The Adolescent and Young Adult (AYA) cancer program encompasses the care of patients who are between 15 to 40 years of age at the time of diagnosis. This population comprises patients who have a wide range of diagnoses, some of which are more common in older adults and some of which are more common in pediatric patients. Many of these patients over the past decades have fallen into a gap in care between the pediatric and the adult cancer specialists. We have not seen advances in cure rates for the AYA patient over the past few decades compared to that of children and older, adult cancer patients. This is believed to be related to reduced enrollment in clinical trials, and a care model that has not addressed age specific challenges of having cancer while developing as a young adult.
There are significant and unique psychosocial needs that the adolescent and young adult cancer patients experience. Developmentally, they are seeking independence, training for their future careers and fostering relationships with their peers. Social interactions are critical to their well-being. The diagnosis of cancer stresses that developmental path, if not addressed properly. This places them in a position of dependency on family and social isolation with friends moving on with their “normal” lives and possibly unable to relate to the cancer experience. Patients must navigate a very unfamiliar medical maze that often might seem overwhelming and unfriendly.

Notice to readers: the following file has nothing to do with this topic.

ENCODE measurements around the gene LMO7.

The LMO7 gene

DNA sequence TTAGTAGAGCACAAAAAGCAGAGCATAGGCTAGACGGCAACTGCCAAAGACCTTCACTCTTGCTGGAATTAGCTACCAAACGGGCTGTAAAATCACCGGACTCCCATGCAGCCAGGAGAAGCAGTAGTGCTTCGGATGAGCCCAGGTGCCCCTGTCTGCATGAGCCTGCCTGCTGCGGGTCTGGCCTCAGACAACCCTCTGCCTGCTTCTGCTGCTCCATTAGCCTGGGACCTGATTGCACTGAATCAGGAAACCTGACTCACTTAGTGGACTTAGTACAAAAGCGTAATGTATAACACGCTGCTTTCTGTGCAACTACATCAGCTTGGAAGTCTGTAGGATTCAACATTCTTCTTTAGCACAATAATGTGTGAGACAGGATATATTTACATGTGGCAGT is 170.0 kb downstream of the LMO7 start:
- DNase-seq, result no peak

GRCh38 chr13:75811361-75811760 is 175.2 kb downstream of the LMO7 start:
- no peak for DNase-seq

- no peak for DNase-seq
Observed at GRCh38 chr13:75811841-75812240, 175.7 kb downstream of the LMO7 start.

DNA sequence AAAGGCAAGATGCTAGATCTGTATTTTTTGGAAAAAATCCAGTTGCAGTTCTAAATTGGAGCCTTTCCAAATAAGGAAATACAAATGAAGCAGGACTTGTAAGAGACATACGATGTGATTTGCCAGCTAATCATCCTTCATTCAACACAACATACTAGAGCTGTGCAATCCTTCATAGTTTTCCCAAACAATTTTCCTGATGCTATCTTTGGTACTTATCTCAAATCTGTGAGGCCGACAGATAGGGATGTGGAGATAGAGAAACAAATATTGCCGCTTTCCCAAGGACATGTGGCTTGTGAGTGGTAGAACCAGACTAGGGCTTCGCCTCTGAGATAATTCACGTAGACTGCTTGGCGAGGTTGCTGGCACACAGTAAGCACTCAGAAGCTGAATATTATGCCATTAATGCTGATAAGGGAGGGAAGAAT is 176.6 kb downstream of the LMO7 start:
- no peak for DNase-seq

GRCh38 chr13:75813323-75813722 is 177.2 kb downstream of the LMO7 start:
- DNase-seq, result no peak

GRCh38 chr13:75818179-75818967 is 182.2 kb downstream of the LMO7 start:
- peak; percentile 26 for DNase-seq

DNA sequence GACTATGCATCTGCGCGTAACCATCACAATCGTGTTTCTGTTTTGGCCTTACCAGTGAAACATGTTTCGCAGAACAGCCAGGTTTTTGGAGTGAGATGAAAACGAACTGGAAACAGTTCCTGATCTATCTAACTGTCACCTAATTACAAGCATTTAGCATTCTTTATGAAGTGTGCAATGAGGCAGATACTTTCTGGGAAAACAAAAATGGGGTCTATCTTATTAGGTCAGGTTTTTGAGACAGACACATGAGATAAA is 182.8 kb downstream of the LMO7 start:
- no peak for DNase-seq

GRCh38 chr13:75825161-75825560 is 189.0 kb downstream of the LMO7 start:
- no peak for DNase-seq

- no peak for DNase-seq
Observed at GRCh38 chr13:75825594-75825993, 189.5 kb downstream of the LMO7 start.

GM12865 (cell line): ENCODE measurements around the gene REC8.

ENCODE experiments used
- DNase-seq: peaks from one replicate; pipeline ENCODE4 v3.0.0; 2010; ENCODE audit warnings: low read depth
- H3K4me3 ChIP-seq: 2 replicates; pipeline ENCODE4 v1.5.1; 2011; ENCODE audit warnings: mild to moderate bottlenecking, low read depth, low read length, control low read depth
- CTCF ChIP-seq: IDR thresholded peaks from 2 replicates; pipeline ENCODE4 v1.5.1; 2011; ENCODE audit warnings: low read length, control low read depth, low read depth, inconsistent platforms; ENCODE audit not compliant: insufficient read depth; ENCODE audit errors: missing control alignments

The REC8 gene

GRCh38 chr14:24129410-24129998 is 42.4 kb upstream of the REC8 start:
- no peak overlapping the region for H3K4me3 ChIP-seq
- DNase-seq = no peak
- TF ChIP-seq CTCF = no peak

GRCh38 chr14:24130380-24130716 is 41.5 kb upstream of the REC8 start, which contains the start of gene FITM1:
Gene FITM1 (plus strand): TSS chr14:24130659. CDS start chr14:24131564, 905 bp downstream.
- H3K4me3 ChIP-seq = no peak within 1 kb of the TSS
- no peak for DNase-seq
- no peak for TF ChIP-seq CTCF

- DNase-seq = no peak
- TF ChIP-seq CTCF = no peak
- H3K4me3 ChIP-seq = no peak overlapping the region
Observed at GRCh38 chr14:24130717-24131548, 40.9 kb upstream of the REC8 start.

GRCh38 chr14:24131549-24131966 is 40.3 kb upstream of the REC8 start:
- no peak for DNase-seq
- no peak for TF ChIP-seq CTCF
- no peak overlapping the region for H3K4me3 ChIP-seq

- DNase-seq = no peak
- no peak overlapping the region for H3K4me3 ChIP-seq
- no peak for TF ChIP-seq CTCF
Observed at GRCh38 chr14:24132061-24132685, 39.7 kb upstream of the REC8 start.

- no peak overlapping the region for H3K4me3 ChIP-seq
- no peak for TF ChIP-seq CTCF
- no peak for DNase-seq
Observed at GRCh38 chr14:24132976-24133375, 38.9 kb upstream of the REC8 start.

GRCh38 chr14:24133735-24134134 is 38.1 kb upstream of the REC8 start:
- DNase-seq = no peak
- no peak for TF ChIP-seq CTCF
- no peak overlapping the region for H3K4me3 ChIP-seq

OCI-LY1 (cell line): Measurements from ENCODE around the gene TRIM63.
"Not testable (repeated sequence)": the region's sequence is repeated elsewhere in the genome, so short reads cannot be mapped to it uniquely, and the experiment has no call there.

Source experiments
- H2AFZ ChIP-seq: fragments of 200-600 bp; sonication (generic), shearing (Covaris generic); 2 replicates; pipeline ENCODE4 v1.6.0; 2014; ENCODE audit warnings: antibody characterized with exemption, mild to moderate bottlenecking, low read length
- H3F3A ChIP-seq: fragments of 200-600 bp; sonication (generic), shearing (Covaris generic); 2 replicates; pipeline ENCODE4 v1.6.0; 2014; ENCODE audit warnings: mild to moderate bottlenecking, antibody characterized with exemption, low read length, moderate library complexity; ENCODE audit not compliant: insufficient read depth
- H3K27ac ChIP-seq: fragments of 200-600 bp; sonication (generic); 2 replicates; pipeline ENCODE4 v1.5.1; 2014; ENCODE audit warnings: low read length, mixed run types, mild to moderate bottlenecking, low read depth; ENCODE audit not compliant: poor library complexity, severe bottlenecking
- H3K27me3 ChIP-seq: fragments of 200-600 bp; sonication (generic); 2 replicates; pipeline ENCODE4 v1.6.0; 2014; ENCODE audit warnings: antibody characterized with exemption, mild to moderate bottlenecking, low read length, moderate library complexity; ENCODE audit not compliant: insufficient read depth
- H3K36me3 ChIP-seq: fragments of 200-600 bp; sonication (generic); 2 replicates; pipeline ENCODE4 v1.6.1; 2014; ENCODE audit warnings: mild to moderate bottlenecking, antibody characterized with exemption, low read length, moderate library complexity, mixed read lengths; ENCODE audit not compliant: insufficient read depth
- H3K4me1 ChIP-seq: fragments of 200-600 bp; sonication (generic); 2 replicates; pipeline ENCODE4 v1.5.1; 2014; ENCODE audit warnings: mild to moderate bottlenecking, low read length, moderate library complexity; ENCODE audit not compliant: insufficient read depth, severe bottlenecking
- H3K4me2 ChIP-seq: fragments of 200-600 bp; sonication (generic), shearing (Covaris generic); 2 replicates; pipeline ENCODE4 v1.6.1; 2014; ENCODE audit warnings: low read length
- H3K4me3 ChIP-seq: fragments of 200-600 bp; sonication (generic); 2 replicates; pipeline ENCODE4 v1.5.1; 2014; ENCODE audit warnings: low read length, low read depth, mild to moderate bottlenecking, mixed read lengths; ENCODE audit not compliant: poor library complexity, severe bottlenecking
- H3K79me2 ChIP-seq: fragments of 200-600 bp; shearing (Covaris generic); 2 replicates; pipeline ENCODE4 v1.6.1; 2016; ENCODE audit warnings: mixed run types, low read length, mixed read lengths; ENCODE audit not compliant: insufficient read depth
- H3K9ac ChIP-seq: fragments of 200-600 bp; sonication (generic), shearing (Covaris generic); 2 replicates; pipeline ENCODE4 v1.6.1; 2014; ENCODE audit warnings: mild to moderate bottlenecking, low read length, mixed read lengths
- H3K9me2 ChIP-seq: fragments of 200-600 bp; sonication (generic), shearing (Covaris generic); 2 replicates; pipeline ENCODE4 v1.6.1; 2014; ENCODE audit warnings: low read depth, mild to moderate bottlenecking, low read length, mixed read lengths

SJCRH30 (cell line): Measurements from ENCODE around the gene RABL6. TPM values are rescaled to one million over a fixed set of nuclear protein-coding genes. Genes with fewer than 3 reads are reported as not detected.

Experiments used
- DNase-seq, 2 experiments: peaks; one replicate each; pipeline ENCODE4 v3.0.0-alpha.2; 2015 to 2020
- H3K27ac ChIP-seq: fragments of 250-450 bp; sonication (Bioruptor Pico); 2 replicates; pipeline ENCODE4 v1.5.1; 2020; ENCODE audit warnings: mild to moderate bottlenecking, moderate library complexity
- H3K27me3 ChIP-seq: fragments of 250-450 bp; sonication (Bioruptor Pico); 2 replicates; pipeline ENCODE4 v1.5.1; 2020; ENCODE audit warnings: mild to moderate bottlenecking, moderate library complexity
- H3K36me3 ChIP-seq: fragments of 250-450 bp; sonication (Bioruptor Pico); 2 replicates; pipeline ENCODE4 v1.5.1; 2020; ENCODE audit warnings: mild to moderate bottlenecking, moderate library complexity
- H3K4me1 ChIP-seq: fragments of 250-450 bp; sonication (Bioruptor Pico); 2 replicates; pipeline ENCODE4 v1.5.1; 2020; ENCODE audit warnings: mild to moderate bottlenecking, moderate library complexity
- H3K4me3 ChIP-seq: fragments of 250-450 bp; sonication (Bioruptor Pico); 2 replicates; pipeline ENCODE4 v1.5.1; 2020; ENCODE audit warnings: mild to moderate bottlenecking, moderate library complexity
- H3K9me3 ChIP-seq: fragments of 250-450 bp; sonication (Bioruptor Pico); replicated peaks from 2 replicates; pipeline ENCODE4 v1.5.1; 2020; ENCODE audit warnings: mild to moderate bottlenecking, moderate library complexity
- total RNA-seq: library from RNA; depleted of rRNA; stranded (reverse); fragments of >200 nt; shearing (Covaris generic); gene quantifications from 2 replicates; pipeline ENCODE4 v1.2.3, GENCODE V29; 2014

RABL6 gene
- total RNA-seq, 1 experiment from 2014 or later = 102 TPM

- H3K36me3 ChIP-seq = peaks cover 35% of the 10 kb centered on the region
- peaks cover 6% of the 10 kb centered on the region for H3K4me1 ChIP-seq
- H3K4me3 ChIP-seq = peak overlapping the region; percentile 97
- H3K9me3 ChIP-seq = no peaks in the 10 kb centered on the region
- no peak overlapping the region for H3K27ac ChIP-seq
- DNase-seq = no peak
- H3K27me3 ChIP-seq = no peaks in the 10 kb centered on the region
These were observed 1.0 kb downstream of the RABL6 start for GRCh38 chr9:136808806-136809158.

Moffitt Cancer Center has developed an approach to serve the adolescent and young adult with cancer. We have assembled a medical and psychosocial resource team with expertise in adolescent and young adult care that actively addresses the needs of this vulnerable population. Patients who fall into this age category will be offered access to cutting edge trials and state-of-the-art cancer care by physicians with a focus on AYA patients. Moffitt's team of experts support patients throughout the treatment process and helps them to navigate this course to a fulfilling, productive life during the treatment of and after cancer.